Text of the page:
Ablenationalism preys upon fear and loathing of disabled people across political affiliations, as it was frequently deployed on the 2020 campaign trail by framing disabled people as illegitimate while suggesting disability automatically makes a person unfit for office, rather than consideration of that individual’s actual performance. Under a culture of demagoguery, disabled people find themselves in a double-bind, where challenging ableism is dismissed both by a hyper-partisian refusal to address actual language use as well as the undermining of disabled rhetorical agency and outright dismissing critiques of ableism.
Rhetoric scholars continue to trace how disability is weaponized to deny citizenship and human rights, as Jay Dolmage establishes about the eugenic construction of disability at Ellis Island in the 20th century and Christina Cedillo establishes about racist, ableist immigration policing in the present. return
Like Puar’s argument about Homonationalism, Mitchell and Snyder point to the normativizing force of Ablenationalism, by which disabled people may feel pressured to overachieve and to take on state-sponsored roles of “crip normativities” (118) wherein ablenationalism includes certain disabled people to suit the needs of the state while pushing others out of those deemed unworthy. return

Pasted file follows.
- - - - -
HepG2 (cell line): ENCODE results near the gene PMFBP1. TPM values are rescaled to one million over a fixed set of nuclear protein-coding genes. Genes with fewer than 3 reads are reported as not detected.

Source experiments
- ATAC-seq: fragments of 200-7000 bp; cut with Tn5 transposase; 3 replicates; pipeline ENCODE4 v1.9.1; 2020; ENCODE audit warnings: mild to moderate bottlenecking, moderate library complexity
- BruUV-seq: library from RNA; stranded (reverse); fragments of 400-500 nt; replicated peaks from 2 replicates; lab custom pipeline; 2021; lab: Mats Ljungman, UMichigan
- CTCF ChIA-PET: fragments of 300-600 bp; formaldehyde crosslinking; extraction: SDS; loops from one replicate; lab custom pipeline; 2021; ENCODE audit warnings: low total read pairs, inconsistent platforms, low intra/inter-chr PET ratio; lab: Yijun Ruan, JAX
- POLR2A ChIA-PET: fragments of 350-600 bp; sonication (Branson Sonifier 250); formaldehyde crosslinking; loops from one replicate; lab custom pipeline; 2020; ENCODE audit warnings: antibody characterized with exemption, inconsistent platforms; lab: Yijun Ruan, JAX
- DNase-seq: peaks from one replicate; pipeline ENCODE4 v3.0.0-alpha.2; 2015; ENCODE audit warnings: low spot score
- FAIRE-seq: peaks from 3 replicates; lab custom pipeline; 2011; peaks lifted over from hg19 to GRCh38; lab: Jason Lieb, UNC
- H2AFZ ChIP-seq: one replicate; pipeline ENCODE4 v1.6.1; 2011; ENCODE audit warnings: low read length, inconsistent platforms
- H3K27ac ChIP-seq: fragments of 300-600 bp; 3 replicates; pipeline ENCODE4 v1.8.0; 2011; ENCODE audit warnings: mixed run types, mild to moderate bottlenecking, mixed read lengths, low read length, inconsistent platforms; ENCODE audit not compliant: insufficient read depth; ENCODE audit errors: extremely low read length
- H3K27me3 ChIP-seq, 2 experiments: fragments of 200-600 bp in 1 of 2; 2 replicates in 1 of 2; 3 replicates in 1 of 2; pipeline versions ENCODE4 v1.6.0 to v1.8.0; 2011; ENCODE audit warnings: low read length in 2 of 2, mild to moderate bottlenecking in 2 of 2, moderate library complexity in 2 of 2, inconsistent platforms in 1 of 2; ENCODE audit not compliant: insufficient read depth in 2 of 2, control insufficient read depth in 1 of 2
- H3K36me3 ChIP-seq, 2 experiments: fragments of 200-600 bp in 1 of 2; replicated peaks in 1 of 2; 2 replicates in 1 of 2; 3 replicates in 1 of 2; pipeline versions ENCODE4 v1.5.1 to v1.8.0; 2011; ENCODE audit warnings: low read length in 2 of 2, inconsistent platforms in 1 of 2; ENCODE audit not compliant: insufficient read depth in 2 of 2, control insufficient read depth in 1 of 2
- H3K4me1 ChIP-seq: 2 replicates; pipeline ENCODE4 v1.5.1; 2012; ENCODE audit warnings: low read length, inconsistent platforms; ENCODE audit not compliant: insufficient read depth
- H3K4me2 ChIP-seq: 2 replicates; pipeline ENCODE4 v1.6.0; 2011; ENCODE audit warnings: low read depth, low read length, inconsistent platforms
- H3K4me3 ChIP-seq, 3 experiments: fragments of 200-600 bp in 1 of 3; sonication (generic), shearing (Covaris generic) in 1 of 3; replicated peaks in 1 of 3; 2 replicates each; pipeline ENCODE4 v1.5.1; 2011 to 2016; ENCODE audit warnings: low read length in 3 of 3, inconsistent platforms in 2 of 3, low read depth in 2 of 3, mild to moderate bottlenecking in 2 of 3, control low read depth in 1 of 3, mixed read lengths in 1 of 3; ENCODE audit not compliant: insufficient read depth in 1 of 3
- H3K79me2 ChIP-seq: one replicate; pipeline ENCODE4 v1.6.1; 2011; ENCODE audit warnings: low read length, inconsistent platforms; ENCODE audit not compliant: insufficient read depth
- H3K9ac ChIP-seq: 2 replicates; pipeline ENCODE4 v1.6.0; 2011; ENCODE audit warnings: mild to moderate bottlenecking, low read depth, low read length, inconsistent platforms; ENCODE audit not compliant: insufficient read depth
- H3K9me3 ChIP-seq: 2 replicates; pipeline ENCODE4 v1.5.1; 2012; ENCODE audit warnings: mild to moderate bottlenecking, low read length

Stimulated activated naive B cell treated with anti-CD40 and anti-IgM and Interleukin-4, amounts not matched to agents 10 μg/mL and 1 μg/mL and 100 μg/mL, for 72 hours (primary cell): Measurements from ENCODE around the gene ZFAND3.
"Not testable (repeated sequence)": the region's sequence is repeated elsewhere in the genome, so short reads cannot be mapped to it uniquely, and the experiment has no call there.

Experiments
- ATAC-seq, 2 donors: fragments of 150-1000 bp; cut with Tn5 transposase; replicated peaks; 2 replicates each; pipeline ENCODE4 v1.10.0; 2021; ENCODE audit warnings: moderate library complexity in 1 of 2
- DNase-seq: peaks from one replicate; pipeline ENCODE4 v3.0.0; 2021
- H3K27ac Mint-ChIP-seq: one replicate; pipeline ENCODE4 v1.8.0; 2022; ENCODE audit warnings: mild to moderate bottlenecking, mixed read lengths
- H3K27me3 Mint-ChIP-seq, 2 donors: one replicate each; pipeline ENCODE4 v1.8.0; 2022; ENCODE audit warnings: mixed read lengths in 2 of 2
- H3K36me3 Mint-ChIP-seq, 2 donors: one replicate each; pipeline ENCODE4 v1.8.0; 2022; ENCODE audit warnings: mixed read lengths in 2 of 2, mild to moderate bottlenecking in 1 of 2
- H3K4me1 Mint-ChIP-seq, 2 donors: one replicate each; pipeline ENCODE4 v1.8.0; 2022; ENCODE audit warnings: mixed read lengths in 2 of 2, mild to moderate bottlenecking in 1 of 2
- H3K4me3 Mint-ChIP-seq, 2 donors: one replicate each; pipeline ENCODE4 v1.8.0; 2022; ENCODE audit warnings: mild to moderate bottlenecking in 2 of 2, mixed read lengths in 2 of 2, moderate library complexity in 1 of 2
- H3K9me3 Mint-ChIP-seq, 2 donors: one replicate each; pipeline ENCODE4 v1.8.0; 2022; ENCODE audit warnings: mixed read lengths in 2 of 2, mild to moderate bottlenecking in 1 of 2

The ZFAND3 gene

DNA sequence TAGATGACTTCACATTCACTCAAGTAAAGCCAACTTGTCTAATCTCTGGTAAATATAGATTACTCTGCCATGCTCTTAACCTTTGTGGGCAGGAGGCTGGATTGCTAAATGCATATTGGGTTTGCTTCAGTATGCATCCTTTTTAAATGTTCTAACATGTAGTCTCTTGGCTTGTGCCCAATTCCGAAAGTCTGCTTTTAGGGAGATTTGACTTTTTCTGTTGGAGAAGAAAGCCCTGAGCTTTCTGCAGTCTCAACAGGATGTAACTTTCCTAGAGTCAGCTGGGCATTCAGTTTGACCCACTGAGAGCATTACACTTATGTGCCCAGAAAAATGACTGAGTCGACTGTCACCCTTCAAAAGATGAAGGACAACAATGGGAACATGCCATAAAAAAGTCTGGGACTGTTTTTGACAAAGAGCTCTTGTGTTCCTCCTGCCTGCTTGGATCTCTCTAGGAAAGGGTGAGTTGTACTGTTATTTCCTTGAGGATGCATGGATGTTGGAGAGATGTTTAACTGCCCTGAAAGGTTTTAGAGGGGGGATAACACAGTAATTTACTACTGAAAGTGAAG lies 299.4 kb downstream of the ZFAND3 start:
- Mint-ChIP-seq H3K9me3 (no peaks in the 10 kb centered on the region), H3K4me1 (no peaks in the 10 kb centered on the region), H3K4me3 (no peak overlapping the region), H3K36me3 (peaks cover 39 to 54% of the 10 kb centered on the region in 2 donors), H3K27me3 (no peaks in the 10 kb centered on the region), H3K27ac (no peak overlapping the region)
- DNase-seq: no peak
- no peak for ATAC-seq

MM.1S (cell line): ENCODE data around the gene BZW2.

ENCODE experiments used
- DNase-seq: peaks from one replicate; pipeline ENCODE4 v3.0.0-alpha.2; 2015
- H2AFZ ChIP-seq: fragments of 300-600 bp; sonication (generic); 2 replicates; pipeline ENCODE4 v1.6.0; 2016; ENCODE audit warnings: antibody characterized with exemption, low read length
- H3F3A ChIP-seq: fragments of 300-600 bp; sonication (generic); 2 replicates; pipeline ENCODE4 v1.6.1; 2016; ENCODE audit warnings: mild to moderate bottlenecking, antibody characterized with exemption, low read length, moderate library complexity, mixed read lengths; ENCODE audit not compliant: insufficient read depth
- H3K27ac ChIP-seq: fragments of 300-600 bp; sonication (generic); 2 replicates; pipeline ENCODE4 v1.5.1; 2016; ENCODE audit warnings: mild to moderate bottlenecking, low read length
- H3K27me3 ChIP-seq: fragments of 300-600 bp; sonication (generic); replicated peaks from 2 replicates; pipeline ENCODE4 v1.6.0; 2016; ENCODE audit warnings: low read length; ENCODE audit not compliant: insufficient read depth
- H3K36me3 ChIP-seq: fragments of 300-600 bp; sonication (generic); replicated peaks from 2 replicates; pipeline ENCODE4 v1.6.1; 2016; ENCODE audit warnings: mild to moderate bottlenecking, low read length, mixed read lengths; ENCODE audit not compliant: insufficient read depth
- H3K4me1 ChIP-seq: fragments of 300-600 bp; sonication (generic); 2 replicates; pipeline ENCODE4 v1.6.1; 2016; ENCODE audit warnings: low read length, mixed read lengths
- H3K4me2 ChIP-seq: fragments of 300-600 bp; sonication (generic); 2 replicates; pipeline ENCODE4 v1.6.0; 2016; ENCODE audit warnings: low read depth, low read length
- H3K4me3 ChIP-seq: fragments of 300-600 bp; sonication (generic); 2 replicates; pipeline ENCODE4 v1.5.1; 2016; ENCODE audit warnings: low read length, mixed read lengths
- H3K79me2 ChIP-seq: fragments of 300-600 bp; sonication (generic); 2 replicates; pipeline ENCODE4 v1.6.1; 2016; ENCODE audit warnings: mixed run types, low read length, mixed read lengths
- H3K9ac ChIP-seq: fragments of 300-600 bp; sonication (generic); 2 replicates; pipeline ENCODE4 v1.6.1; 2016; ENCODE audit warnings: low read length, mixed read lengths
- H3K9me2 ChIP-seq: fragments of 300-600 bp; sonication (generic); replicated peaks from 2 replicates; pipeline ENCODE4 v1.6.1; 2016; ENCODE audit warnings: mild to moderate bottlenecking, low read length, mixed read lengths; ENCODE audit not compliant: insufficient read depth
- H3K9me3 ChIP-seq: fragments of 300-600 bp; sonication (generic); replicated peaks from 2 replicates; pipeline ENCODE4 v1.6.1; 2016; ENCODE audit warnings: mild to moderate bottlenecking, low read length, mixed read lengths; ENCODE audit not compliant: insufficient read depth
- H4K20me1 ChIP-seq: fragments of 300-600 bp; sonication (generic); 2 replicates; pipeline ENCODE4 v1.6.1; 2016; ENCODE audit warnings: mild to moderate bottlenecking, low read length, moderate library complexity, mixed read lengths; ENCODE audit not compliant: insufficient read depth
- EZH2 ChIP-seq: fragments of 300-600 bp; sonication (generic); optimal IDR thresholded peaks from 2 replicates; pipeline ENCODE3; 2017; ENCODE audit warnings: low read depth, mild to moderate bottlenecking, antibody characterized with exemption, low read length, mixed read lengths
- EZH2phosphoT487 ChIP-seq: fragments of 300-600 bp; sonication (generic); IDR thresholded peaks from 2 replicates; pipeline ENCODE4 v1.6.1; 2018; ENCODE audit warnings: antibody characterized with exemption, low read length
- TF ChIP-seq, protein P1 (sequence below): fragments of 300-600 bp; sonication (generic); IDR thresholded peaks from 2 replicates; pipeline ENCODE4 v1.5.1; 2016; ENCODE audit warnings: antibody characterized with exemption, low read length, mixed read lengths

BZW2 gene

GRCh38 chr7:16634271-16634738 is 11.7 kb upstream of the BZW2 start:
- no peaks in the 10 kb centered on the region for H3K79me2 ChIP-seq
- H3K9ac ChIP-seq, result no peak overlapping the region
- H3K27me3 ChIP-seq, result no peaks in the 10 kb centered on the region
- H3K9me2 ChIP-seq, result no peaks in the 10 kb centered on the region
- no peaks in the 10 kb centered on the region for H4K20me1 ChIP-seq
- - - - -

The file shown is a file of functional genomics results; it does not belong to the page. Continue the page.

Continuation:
Cedillo, Christina. “Disabled and Undocumented: In/Visibility at the Borders of Presence, Disclosure, and Nation.” Rhetoric Society Quarterly, vol. 50, no. 3, 2020, pp. 203-211.
Dolmage, Jay. Disabled Upon Arrival: Eugenics, Immigration, and the Construction of Race and Disability. The Ohio State UP, 2018.
Gunn, Joshua. “Donald Trump’s Perverse Political Rhetoric.” In Faking The News: What Rhetoric Can Teach Us about Donald J. Trump. Ed. by Ryan Skinnell. Societas, 2018.
Harnish, Andrew. “Ableism and the Trump Phenomenon.” Disability and Society, vol. 32, no. 3, 2017, pp. 423-428.
Mercieca, Jennifer. Demagogue for President: The Rhetorical Genius of Donald Trump. Texas A&M UP, 2020.
Mitchell, David and Sharon Snyder. The Politics of Disability: Neoliberalism, Ablenationalism, and Peripheral Embodiment. U of Michigan P, 2015.
Puar, Jasbir. Terrorist Assemblages: Homonationalism in Queer Times, 2nd ed., Duke UP, 2017.
Roberts-Miller, Patricia. “Charisma Isn’t Leadership, and Other Lessons We Can Learn from Trump the Businessman.” In Faking The News: What Rhetoric Can Teach Us about Donald J. Trump, edited by Ryan Skinnell. Societas, 2018.
—. Demagoguery and Democracy. The Experiment Press, 2017.
—. Rhetoric and Demagoguery. Southern Illinois UP, 2019.
Snyder, Sharon and David Mitchell. “Ablenationalism and the Geo-Politics of Disability.” Journal of Literary and Cultural Disability Studies, vol. 4, no. 2, 2010, pp. 113-125.
Adam Hubrig (they/them; Twitter @AdamHubrig) is a disabled/chronically ill/autistic caretaker of cats. Their research at the intersections of composition and rhetoric, disability, and queer theory appears in CCCs, Community Literacy Journal, Reflections, and The Journal of Multimodal Rhetoric. They work as an assistant professor of English at Sam Houston State University.